If a black hole seems to be asleep and is not voraciously feeding, what happens when something wakes the beast?
Why not just one, but two of these leviathans even woke up is the question that researcher Riccardo Arcodia of the Max Planck Institute of Extraterrestrial Physics sought to answer. What were once quiescent, or inactive, black holes in two galaxies observed by the SRG/eROSITA all-sky survey suddenly got lit by a force or interaction that can only be hypothesized about for now. What is obvious is that they have morphed into massive X-ray-spewing quasars or active galactic nuclei (AGNs) whose brightness can outshine an entire galaxy.
The unexpected awakening of these previously “asleep” black holes could tell us more about the smallest supermassive black holes in the universe, if you consider small to mean anywhere between 100,000 and 10 million times the mass of our Sun.
“Most of the smaller galaxies out there are usually missed in our searches because they are fainter,” Arcodia, who led a study recently published in Nature, told SYFY WIRE. “The co-evolution of supermassive black holes with their host galaxies is usually more known and studied for galaxies bigger than the Milky Way and black holes more massive than the one at its center.”
When exactly these black holes opened their proverbial eyes is unknown, and they possibly could have before eRosita glimpsed them. Whatever disturbed their slumber is also a mystery. The galaxies these black holes were hiding in were relatively quiet until something flipped a switch. There were no cosmic fireworks of any sort, and no existing accretion disc, or all the star stuff that gets pulled in by a black hole’s gravity and swirls closer and closer to its gaping maw until it passes the point of no return and is never seen again. Arcodia and his colleagues believe that there one thing could possibly have been the trigger.
Even sleeping black holes still have enormous amounts of gravity. That gravity can pull something in if it gets close enough. In the case of both of these galaxies, neither of their spectra indicated the presence of an accretion disc, but a small, compact object that ventures close enough can ignite a black hole’s appetite. It can possibly set off a quasi-periodic eruption (QPE) that involves intense bursts of X-rays being belched into space from the supermassive black hole that is the nucleus of a galaxy. Most QPEs are associated with binary systems. In this case, any orbiting object would have to be much smaller.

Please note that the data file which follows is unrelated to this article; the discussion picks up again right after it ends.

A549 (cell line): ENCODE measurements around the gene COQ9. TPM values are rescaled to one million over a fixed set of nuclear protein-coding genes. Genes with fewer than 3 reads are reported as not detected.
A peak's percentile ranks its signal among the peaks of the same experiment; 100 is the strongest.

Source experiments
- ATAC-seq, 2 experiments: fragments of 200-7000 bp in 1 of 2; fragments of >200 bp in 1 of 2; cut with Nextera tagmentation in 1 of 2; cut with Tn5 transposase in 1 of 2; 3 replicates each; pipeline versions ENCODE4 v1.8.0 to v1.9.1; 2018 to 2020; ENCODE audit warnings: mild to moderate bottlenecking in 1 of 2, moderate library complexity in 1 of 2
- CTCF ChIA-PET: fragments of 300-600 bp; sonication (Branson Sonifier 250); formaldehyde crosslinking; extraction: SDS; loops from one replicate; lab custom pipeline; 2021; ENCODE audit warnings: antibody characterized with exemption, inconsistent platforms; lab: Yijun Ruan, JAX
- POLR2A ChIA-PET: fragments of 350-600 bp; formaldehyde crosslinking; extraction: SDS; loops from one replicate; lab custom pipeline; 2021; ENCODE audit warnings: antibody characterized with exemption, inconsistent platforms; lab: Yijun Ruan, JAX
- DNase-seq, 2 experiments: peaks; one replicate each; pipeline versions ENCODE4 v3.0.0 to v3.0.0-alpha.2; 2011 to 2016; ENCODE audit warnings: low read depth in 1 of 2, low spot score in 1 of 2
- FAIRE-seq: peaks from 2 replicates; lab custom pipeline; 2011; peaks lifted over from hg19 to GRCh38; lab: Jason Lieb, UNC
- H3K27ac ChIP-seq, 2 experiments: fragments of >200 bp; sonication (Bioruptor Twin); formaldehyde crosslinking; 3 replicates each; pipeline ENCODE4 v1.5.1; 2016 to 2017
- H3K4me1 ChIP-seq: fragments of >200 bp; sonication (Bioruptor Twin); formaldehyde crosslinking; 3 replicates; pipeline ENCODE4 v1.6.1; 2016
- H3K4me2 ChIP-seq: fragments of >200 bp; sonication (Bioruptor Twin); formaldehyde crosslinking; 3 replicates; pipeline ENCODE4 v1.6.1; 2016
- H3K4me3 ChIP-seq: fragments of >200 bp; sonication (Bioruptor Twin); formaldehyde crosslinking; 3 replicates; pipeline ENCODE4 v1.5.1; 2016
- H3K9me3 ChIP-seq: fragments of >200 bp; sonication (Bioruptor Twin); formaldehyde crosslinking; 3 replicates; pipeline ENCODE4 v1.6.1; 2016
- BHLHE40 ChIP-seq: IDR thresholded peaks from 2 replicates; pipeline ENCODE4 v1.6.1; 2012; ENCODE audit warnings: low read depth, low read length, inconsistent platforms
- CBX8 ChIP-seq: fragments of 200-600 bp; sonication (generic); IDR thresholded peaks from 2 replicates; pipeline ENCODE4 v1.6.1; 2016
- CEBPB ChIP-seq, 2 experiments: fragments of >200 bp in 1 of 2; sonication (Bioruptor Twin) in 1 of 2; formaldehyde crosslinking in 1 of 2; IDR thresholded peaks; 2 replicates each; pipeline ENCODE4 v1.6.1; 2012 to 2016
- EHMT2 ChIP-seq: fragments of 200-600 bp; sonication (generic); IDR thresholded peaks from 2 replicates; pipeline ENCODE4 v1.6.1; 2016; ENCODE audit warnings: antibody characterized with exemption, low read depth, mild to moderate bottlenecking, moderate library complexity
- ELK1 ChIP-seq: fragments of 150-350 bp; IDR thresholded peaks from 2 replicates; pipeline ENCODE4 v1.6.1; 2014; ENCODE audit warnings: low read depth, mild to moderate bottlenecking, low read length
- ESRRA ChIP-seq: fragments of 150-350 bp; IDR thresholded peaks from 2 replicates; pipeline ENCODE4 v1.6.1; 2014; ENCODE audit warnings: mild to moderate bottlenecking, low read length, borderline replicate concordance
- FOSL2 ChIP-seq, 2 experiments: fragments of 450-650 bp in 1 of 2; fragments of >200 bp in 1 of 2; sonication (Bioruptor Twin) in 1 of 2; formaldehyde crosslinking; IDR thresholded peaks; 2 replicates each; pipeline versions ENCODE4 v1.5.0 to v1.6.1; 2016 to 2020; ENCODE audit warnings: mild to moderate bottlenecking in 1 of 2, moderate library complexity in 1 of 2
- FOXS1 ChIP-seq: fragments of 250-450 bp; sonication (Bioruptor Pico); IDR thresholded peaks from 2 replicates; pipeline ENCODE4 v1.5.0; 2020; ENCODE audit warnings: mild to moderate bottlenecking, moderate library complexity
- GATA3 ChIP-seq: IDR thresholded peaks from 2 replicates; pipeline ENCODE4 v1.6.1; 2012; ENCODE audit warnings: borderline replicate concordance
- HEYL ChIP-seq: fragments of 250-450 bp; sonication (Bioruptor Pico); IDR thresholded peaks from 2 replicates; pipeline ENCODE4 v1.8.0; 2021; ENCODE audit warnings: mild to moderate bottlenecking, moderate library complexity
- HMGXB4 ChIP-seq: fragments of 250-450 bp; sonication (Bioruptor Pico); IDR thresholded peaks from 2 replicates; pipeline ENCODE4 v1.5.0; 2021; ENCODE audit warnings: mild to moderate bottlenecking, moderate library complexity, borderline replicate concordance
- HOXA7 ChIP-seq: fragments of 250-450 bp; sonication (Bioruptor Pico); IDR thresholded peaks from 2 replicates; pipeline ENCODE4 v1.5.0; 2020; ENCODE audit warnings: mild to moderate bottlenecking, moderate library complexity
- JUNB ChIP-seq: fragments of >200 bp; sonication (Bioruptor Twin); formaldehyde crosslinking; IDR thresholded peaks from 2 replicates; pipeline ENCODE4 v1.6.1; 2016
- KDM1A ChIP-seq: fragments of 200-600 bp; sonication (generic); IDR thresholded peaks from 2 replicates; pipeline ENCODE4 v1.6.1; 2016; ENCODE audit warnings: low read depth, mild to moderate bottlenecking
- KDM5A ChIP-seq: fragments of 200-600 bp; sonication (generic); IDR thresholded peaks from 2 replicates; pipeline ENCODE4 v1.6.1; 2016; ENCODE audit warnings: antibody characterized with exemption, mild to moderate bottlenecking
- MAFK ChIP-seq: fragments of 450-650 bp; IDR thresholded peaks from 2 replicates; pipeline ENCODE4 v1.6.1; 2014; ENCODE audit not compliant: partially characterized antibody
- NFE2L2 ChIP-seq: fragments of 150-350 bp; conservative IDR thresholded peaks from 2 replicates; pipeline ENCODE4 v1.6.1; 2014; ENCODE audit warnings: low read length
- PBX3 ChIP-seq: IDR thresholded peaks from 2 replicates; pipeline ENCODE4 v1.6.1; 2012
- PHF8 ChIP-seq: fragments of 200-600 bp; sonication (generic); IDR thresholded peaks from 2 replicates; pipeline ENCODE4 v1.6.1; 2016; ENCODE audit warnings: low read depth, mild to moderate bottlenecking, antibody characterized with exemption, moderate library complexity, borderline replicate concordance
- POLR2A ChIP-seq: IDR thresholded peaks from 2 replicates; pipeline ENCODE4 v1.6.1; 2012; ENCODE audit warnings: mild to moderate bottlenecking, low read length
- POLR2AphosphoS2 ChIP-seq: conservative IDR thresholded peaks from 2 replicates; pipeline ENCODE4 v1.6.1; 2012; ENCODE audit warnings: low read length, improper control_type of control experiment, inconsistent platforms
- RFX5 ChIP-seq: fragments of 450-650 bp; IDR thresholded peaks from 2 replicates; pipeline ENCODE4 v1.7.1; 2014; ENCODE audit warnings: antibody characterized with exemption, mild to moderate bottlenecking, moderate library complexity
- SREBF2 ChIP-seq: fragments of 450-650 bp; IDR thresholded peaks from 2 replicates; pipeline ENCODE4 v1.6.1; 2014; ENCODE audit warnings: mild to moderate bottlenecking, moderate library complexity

“With data incoming over the next year, we aim to test the scenario of a second compact object orbiting around our bigger, albeit "small" overall, black holes,” Arcodia said. “With these extreme bursts of X-ray radiation, two of them just made themselves known and events like these could tell us at least one way to activate the smallest supermassive black holes within the smallest galaxies.”
eROSITA searches the sky for X-ray sources that stand out, and QPEs have only ever been detected by the X-rays they emit. The first one of the newer QPEs it saw gave off an initially strong signal that grew fainter and then bright again, and the second was similar. Further observations with the XMM-Newton X-ray telescope showed the same cycle of erratic bursts in the first galaxy observed. It had to be a pulsar, flashing much brighter than its normally faint galaxy and basically screaming out that it wanted the universe to know it existed. The second galaxy XMM-Newton zeroed in on showed a similar type of behavior.
Though what exactly woke either of these black holes remains a mystery, Arcodia believes that the gravitational wave signals they emit could possibly give away something about the origins of these phenomena.
“The detection of gravitational waves from such systems would be the smoking gun of a binary system of compact objects,” he said. “Unfortunately, only LISA will be sensitive to them and it will be launched in the next decade.”
Just don’t creep into the center of an otherwise sleeping galaxy and wake anything until then.